After lunch we had the great opportunity to work in smaller groups with different influential folks from all different industries, and I chose to join a group lead by Darcy Winslow focused on massive complex change in the corporate world and in smaller organizations. And WOW. My mind was just spinning. I'll give you three key takeaways from our discussion. The first was that if we are serious about making changes in the world, we need to do it first from within. Take a risk. Step outside of your comfort zone. And think about how you show up as a leader. This is critical. (((((long pause so that sinks in)))))) I could have left after that insight alone, but I'm glad I didn't because the next key learning was around how we really need 20% buy in in order to create the momentum to move the change forward and make it unstoppable. I need to think about my 20%. Is it 20% of the pulmonary team? 20% of the CF community? 20% of the hospital? And to buy in to what? What's the goal I'm trying to achieve? And then while I'm thinking really hard about my 20%, we started to talk about getting the right people, and how we identify who those right people are. They're not always the people at the top, but they have to be influencers. The third key thing was the need to be multi-lingual; I need to be able to both understand and speak the language of the people that I want to engage. The fourth key takeaway and  a motto that I will live by is to proceed until apprehended. Thats more than 3, and I could go on and on, but I've more to share.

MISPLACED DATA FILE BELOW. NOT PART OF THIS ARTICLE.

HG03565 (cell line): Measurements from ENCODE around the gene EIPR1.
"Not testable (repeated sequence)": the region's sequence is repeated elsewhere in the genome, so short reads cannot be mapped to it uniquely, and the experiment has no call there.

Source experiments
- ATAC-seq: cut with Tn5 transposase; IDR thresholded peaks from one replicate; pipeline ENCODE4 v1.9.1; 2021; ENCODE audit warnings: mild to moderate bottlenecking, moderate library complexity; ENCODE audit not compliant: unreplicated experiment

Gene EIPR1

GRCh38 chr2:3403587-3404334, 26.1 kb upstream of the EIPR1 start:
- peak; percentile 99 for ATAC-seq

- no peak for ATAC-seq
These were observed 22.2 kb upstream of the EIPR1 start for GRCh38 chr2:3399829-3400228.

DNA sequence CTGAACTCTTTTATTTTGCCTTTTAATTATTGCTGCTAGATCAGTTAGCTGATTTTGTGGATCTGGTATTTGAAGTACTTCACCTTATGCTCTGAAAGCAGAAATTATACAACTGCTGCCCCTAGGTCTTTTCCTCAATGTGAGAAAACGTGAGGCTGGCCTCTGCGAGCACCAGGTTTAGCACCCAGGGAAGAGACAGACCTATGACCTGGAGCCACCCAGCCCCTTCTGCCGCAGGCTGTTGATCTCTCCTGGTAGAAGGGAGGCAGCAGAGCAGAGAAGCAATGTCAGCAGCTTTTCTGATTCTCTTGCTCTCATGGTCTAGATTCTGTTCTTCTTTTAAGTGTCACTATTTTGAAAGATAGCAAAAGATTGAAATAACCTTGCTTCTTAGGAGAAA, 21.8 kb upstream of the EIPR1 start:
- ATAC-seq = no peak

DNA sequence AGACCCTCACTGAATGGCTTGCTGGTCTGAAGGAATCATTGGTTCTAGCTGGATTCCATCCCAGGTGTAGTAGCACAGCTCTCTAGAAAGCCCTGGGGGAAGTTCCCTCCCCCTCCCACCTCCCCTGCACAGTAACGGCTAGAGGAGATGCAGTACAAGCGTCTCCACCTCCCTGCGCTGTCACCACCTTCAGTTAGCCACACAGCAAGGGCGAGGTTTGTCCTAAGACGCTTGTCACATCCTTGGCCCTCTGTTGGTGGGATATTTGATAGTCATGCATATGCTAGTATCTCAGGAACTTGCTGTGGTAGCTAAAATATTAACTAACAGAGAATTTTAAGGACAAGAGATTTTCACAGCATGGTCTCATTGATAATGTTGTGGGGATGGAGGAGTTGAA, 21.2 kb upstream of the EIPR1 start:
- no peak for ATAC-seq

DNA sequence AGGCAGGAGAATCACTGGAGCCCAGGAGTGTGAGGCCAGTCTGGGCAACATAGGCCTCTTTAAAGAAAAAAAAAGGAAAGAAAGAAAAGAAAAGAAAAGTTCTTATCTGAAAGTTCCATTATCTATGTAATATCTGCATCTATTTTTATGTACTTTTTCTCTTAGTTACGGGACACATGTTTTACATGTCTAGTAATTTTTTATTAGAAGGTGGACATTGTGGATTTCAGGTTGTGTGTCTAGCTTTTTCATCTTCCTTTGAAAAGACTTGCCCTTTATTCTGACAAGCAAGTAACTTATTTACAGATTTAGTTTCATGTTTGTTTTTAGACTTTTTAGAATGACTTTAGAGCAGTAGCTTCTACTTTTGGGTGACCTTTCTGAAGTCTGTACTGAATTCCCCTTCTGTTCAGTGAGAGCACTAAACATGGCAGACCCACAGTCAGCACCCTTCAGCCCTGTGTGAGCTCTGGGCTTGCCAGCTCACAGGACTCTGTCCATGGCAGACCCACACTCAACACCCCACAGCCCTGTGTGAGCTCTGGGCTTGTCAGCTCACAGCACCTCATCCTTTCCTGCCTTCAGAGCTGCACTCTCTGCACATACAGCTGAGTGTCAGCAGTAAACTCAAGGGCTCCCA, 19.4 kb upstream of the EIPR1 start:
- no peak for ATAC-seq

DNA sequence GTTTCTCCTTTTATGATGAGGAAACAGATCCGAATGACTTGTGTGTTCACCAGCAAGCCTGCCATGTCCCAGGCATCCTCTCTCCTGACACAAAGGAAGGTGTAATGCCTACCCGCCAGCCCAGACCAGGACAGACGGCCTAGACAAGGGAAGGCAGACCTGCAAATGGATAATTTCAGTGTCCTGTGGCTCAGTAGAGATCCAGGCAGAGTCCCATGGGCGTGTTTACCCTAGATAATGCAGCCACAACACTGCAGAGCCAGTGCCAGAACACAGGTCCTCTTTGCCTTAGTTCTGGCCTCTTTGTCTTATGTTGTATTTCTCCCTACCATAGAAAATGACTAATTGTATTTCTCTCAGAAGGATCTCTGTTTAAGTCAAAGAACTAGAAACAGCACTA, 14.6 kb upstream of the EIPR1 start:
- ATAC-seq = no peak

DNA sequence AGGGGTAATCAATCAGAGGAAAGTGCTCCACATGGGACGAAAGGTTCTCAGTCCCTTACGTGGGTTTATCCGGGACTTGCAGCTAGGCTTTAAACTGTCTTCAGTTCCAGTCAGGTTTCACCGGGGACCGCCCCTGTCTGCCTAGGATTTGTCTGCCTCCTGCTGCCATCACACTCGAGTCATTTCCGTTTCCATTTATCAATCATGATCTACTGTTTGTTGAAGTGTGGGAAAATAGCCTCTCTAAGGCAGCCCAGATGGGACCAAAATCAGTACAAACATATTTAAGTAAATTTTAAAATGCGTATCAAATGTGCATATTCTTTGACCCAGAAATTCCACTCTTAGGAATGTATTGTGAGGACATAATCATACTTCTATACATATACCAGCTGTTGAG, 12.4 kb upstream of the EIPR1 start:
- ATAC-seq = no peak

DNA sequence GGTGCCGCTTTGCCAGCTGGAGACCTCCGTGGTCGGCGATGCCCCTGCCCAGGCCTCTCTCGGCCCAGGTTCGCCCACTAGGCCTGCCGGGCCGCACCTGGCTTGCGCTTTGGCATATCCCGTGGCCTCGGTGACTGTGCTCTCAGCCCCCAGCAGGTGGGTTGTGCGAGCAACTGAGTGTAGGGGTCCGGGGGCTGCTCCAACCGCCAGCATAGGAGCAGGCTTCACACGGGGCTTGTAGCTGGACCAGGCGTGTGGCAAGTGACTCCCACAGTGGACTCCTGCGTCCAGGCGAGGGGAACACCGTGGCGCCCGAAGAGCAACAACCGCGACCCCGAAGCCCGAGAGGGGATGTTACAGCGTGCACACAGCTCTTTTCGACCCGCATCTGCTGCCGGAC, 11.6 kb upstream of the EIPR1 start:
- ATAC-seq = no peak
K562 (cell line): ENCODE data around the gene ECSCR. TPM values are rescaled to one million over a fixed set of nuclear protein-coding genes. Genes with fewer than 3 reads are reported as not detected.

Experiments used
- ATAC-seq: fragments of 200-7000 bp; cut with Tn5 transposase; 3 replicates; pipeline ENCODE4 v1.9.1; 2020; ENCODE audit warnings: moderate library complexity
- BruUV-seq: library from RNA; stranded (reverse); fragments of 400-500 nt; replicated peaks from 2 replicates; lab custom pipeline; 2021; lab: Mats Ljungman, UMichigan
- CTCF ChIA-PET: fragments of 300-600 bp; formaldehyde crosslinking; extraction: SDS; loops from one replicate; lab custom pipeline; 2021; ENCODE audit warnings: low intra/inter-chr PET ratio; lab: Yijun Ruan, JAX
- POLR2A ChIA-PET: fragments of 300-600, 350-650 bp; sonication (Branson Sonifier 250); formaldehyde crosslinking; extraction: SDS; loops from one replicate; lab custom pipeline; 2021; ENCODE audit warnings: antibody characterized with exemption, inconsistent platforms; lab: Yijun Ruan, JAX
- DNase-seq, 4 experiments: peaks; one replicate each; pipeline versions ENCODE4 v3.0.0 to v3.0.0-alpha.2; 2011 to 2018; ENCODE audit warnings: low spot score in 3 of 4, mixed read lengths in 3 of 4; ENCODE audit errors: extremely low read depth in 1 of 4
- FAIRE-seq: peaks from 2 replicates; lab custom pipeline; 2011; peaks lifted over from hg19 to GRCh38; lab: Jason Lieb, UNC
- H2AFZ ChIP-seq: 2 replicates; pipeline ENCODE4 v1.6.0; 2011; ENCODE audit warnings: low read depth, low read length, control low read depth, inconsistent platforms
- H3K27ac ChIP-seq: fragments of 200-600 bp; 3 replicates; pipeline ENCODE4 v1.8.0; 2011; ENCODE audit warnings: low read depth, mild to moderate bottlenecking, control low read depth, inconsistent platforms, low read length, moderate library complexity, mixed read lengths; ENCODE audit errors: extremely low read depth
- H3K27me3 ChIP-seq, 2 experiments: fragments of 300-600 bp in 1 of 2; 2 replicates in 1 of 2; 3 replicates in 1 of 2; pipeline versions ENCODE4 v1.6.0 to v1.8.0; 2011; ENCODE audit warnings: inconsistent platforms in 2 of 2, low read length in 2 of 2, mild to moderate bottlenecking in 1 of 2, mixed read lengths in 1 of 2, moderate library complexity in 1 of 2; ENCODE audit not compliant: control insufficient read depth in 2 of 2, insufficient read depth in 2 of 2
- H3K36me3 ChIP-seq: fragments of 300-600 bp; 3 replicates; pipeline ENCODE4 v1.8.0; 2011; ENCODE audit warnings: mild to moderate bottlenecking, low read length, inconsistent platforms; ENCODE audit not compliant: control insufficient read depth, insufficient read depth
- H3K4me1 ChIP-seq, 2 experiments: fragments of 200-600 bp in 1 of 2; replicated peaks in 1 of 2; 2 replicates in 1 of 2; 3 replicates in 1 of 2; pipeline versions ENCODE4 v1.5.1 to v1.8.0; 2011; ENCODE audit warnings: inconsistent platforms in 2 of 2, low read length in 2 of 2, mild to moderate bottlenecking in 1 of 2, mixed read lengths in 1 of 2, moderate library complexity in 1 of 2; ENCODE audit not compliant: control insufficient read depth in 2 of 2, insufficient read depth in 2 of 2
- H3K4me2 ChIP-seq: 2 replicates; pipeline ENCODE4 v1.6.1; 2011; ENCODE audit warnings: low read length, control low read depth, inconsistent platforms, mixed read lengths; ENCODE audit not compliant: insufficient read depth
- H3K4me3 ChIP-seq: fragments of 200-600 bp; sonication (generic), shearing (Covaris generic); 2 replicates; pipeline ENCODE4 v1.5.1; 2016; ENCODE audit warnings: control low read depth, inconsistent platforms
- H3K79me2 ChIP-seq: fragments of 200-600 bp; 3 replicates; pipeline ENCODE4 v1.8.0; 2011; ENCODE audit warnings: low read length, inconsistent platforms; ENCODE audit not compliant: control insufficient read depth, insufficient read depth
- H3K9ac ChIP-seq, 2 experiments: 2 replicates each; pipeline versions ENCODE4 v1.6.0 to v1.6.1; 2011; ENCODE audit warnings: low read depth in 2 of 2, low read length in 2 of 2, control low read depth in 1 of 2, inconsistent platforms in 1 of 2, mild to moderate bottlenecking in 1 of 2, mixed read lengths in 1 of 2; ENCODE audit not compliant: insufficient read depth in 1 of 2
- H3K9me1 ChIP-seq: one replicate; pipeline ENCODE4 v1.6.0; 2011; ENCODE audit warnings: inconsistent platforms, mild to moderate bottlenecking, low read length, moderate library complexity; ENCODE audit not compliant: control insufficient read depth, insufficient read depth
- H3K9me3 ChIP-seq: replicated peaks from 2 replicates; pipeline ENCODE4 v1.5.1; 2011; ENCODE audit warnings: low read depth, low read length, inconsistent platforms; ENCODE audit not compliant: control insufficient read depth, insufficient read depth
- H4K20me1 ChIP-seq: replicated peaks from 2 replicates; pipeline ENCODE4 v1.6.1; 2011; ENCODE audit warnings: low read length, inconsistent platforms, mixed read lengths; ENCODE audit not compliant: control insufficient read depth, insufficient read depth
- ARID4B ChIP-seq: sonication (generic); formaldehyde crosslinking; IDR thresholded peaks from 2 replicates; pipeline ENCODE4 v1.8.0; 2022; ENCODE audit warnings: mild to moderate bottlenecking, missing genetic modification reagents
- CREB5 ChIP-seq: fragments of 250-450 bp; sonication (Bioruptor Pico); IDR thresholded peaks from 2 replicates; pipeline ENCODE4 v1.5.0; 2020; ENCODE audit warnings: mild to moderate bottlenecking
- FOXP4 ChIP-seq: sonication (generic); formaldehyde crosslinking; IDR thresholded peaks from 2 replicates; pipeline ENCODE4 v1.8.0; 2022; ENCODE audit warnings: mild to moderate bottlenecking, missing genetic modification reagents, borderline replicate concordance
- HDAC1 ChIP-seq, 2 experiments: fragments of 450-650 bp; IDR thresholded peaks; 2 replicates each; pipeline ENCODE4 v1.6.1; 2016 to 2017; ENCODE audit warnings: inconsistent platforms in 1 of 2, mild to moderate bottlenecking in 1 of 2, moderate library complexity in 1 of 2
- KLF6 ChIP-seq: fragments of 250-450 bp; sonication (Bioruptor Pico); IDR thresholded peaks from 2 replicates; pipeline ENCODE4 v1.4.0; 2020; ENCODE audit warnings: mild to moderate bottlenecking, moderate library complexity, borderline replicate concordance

The rest of the afternoon involved one of the more creative activities that I"ve been part of. We used Legos to build our own individual representation of part of the current healthcare system. I did our home. Then we had to explain our model to our teammates, and combine our models using the best parts of each to represent the current problem that we are trying to address. It was so fun and insightful to see how we came together to literally build the problem together, with our varying perspectives, out of Legos. 

This is our house with all of the orange representing medication and Drew doing treatments and some kids with him and others protesting in another corner of the house, and the strewn legos were representative of the other chaos in our life. Healthcare doesn't just happen inside of the hospital. 

Then this was what we all put together to represent transition. What you can't see that is one of my favorite parts was at the top of that ivory tower an executive that was representative of hospital administration or pharma or insurance sitting above all of us who are trapped in this disconnected system full of barriers trying to navigate these slippery slopes of transitions throughout the life cycle of a chronic illness. The "rest of my life" is on the periphery with my family and friends, and the folks who don't make it across those bridges don't make it. 

Today was about identifying the problem that we want to solve, not yet creating a solution for it. Tomorrow we are going to roll up our sleeves and get to work on that. And if I have to a chance tomorrow night, or if I'm up again at 4am because time zones are evil, I will continue to reflect out loud because I think that this is both important for others to see and I want your feedback on how we can make it all work better. 

Now I'm off to our progressive dinner! Cheers!

Wednesday, October 28, 2015

I'm tired of being the lone nut

Take a quick moment and watch this video - 3mins, worth your time - https://www.youtube.com/watch?v=V74AxCqOTvg